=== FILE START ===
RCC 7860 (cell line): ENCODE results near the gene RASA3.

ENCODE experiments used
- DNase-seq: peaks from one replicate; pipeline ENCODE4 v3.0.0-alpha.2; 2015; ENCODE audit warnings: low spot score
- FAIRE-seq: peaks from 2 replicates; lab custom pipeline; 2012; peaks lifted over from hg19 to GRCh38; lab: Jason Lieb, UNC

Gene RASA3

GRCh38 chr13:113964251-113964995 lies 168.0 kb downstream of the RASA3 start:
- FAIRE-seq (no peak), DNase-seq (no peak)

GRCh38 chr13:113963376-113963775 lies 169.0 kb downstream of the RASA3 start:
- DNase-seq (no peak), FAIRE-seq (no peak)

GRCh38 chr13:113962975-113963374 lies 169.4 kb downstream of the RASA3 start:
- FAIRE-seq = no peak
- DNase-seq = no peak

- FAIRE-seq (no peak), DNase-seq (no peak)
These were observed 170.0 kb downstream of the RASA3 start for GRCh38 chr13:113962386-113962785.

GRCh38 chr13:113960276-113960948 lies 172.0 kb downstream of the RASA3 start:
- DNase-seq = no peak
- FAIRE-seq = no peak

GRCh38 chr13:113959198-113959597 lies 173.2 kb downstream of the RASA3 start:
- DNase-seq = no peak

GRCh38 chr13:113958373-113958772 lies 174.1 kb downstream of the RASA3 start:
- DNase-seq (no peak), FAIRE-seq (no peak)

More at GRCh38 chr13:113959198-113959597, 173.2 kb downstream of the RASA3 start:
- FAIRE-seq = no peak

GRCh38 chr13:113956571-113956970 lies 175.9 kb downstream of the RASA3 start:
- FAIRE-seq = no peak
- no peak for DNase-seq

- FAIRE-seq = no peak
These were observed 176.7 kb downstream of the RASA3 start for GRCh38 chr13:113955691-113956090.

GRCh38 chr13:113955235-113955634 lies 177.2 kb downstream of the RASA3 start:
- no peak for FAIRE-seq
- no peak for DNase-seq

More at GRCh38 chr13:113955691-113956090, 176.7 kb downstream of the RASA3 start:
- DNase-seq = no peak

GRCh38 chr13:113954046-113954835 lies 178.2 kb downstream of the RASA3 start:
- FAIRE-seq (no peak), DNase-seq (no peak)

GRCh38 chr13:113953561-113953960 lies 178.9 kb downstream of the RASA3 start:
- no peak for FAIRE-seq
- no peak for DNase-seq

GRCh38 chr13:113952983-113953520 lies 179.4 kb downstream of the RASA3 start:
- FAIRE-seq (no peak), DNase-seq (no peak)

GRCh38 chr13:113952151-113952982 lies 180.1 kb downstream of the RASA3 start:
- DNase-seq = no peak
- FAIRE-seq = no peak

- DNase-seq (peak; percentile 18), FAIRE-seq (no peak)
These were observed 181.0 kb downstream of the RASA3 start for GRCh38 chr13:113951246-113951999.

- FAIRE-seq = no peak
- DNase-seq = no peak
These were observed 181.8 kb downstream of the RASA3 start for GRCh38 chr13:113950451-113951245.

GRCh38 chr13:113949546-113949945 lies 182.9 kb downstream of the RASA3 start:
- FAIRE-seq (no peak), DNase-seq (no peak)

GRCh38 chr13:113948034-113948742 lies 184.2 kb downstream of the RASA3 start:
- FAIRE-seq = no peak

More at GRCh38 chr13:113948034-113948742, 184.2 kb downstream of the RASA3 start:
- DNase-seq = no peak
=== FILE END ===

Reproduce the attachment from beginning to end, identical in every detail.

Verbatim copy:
RCC 7860 (cell line): ENCODE results near the gene RASA3.

ENCODE experiments used
- DNase-seq: peaks from one replicate; pipeline ENCODE4 v3.0.0-alpha.2; 2015; ENCODE audit warnings: low spot score
- FAIRE-seq: peaks from 2 replicates; lab custom pipeline; 2012; peaks lifted over from hg19 to GRCh38; lab: Jason Lieb, UNC

Gene RASA3

GRCh38 chr13:113964251-113964995 lies 168.0 kb downstream of the RASA3 start:
- FAIRE-seq (no peak), DNase-seq (no peak)

GRCh38 chr13:113963376-113963775 lies 169.0 kb downstream of the RASA3 start:
- DNase-seq (no peak), FAIRE-seq (no peak)

GRCh38 chr13:113962975-113963374 lies 169.4 kb downstream of the RASA3 start:
- FAIRE-seq = no peak
- DNase-seq = no peak

- FAIRE-seq (no peak), DNase-seq (no peak)
These were observed 170.0 kb downstream of the RASA3 start for GRCh38 chr13:113962386-113962785.

GRCh38 chr13:113960276-113960948 lies 172.0 kb downstream of the RASA3 start:
- DNase-seq = no peak
- FAIRE-seq = no peak

GRCh38 chr13:113959198-113959597 lies 173.2 kb downstream of the RASA3 start:
- DNase-seq = no peak

GRCh38 chr13:113958373-113958772 lies 174.1 kb downstream of the RASA3 start:
- DNase-seq (no peak), FAIRE-seq (no peak)

More at GRCh38 chr13:113959198-113959597, 173.2 kb downstream of the RASA3 start:
- FAIRE-seq = no peak

GRCh38 chr13:113956571-113956970 lies 175.9 kb downstream of the RASA3 start:
- FAIRE-seq = no peak
- no peak for DNase-seq

- FAIRE-seq = no peak
These were observed 176.7 kb downstream of the RASA3 start for GRCh38 chr13:113955691-113956090.

GRCh38 chr13:113955235-113955634 lies 177.2 kb downstream of the RASA3 start:
- no peak for FAIRE-seq
- no peak for DNase-seq

More at GRCh38 chr13:113955691-113956090, 176.7 kb downstream of the RASA3 start:
- DNase-seq = no peak

GRCh38 chr13:113954046-113954835 lies 178.2 kb downstream of the RASA3 start:
- FAIRE-seq (no peak), DNase-seq (no peak)

GRCh38 chr13:113953561-113953960 lies 178.9 kb downstream of the RASA3 start:
- no peak for FAIRE-seq
- no peak for DNase-seq

GRCh38 chr13:113952983-113953520 lies 179.4 kb downstream of the RASA3 start:
- FAIRE-seq (no peak), DNase-seq (no peak)

GRCh38 chr13:113952151-113952982 lies 180.1 kb downstream of the RASA3 start:
- DNase-seq = no peak
- FAIRE-seq = no peak

- DNase-seq (peak; percentile 18), FAIRE-seq (no peak)
These were observed 181.0 kb downstream of the RASA3 start for GRCh38 chr13:113951246-113951999.

- FAIRE-seq = no peak
- DNase-seq = no peak
These were observed 181.8 kb downstream of the RASA3 start for GRCh38 chr13:113950451-113951245.

GRCh38 chr13:113949546-113949945 lies 182.9 kb downstream of the RASA3 start:
- FAIRE-seq (no peak), DNase-seq (no peak)

GRCh38 chr13:113948034-113948742 lies 184.2 kb downstream of the RASA3 start:
- FAIRE-seq = no peak

More at GRCh38 chr13:113948034-113948742, 184.2 kb downstream of the RASA3 start:
- DNase-seq = no peak